In California, an experiment is underway which may change how communities act on climate. Three cities are collaborating in an effort to enlist residents to work on implementing climate solutions. Dubbed the Cool Block program, community climate leaders seek to take on climate change from the bottom-up—focusing on what residents can do to make a real difference.
This innovative program highlights the power of local governments, communities, and city leadership. The three primary goals of the program are to get households to act on climate, connect with fellow residents in their community, and to grow the local and green economies.
What makes the program particularly attractive is that it offers clear actions that residents can take. All too often residents want to take climate action, but simply don’t know where to start. The Cool Block plan offers 112 steps that families can take, and connects these actions to some benefits for the community.
Climate change solutions must start with communities. Mayors and community leaders must work with local organizations and residents to find simple and effective ways to develop and implement climate solutions. Find out how to connect with climate leaders by joining Path to Positive Communities!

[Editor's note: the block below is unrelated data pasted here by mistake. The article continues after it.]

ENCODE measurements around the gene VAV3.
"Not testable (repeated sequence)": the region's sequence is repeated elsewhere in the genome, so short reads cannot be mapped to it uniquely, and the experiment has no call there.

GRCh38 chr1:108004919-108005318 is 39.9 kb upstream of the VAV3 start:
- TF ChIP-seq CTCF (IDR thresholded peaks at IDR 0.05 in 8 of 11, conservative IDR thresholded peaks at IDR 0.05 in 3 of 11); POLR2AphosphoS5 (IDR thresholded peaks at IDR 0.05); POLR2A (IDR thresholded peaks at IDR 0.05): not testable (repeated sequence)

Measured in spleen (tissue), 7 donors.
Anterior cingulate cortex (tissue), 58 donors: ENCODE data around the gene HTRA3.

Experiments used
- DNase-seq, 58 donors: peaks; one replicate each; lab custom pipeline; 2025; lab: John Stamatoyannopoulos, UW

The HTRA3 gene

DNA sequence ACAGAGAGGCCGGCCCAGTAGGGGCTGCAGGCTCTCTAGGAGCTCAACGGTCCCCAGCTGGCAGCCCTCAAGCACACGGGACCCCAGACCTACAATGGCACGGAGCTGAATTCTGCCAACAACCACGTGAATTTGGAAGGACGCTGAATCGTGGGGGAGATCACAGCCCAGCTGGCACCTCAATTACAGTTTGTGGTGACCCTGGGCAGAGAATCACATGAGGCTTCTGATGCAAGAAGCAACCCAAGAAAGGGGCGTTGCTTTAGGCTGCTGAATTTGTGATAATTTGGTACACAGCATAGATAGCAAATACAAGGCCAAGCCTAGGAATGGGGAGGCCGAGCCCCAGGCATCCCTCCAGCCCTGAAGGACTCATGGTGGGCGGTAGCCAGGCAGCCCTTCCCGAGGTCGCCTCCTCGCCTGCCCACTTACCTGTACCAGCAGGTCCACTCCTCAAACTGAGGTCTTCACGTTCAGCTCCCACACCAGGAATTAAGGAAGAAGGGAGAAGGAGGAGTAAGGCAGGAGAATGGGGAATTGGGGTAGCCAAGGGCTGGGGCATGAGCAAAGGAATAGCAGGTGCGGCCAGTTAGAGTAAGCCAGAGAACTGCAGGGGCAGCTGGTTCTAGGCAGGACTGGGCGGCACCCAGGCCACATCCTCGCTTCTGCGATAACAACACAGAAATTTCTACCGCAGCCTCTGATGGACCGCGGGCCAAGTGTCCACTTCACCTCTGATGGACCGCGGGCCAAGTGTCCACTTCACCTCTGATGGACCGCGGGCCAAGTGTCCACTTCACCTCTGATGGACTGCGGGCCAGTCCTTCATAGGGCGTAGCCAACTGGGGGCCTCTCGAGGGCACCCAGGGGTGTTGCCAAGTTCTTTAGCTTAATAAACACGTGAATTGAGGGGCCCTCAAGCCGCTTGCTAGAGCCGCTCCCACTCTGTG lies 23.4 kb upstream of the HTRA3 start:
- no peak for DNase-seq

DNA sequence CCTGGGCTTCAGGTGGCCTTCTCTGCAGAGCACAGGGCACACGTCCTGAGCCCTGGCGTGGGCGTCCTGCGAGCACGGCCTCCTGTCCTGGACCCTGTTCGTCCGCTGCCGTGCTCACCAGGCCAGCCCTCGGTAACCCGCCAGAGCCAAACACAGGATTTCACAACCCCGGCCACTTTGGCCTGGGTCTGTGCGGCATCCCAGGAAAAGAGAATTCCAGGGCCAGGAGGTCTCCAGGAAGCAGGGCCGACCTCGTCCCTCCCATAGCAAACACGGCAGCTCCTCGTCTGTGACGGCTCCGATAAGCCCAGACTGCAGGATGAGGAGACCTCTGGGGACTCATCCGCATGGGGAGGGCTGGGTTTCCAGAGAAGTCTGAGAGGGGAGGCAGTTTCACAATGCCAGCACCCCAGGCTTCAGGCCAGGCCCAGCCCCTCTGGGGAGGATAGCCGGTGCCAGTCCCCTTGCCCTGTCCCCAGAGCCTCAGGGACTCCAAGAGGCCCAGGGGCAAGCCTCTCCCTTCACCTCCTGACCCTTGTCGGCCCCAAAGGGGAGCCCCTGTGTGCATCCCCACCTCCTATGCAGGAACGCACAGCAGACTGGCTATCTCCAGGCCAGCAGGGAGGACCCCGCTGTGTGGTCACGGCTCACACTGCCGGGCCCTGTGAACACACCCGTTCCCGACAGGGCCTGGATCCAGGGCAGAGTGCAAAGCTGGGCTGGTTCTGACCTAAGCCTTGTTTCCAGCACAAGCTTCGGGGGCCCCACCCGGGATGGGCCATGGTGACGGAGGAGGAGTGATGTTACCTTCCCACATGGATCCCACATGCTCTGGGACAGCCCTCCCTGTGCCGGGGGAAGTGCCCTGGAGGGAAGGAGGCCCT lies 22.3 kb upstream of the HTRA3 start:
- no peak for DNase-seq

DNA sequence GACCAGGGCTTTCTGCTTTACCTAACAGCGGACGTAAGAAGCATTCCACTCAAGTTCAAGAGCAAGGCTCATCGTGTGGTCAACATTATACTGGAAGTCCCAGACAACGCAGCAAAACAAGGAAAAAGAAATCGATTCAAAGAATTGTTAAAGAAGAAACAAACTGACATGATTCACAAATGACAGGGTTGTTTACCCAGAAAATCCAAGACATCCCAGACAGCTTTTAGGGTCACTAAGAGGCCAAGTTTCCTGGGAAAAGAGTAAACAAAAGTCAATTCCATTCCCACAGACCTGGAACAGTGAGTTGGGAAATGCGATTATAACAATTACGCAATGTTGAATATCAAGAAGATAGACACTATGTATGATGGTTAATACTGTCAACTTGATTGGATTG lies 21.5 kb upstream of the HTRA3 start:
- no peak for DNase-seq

Palo Alto will be part of a three-city experiment to get residents to work block by block on sustainability and climate change goals in their daily lives.
Climate change often is discussed broadly, but the Cool Block pilot program takes a "bottom-up" approach, said Sandra Slater, the Northern California director of the Cool City Challenge, an initiative of the Empowerment Institute.
The program's goal is to get households to take action on climate change, be more socially connected with each other and work on growing the green economy.
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